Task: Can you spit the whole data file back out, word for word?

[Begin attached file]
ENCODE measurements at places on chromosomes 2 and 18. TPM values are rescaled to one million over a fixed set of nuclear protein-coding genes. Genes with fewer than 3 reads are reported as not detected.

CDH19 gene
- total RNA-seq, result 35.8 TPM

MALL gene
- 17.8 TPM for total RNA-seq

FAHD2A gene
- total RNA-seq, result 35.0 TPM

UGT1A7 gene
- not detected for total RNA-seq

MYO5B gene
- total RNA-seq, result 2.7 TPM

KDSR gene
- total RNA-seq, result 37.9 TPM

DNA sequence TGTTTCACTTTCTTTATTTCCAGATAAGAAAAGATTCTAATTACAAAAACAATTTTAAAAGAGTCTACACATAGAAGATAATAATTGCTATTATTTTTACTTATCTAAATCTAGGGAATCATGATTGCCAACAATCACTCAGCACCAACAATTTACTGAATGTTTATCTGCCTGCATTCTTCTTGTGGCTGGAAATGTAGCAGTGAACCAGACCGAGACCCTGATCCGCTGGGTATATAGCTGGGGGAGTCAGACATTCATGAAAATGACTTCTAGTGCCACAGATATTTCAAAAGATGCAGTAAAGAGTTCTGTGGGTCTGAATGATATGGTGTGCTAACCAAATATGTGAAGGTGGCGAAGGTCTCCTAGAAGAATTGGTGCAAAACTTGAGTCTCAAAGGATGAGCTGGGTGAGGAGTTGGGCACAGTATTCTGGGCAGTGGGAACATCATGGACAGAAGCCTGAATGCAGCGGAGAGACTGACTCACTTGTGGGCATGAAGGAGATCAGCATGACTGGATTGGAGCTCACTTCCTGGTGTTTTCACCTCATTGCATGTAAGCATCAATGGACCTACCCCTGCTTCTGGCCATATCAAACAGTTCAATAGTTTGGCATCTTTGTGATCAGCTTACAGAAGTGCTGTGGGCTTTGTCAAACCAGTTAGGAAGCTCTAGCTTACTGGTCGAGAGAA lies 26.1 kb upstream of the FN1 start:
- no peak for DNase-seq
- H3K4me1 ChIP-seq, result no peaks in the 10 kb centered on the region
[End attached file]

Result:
ENCODE measurements at places on chromosomes 2 and 18. TPM values are rescaled to one million over a fixed set of nuclear protein-coding genes. Genes with fewer than 3 reads are reported as not detected.

CDH19 gene
- total RNA-seq, result 35.8 TPM

MALL gene
- 17.8 TPM for total RNA-seq

FAHD2A gene
- total RNA-seq, result 35.0 TPM

UGT1A7 gene
- not detected for total RNA-seq

MYO5B gene
- total RNA-seq, result 2.7 TPM

KDSR gene
- total RNA-seq, result 37.9 TPM

DNA sequence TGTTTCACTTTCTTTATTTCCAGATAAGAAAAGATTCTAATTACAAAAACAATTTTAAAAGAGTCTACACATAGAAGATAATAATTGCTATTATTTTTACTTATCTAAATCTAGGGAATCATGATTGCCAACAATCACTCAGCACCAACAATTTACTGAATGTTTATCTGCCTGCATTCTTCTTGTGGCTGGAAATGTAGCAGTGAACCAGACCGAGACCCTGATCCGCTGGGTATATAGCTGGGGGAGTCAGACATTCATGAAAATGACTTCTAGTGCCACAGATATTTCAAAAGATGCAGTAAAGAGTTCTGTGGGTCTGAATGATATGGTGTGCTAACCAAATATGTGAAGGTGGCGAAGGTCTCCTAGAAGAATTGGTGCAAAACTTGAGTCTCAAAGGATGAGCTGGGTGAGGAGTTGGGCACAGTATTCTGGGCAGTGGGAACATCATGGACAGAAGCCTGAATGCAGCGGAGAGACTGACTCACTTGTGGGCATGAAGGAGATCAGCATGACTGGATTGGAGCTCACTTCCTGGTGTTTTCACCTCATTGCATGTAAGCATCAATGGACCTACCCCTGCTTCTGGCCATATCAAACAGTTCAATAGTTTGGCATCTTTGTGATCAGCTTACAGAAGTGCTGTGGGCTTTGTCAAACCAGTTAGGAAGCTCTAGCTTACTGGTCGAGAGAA lies 26.1 kb upstream of the FN1 start:
- no peak for DNase-seq
- H3K4me1 ChIP-seq, result no peaks in the 10 kb centered on the region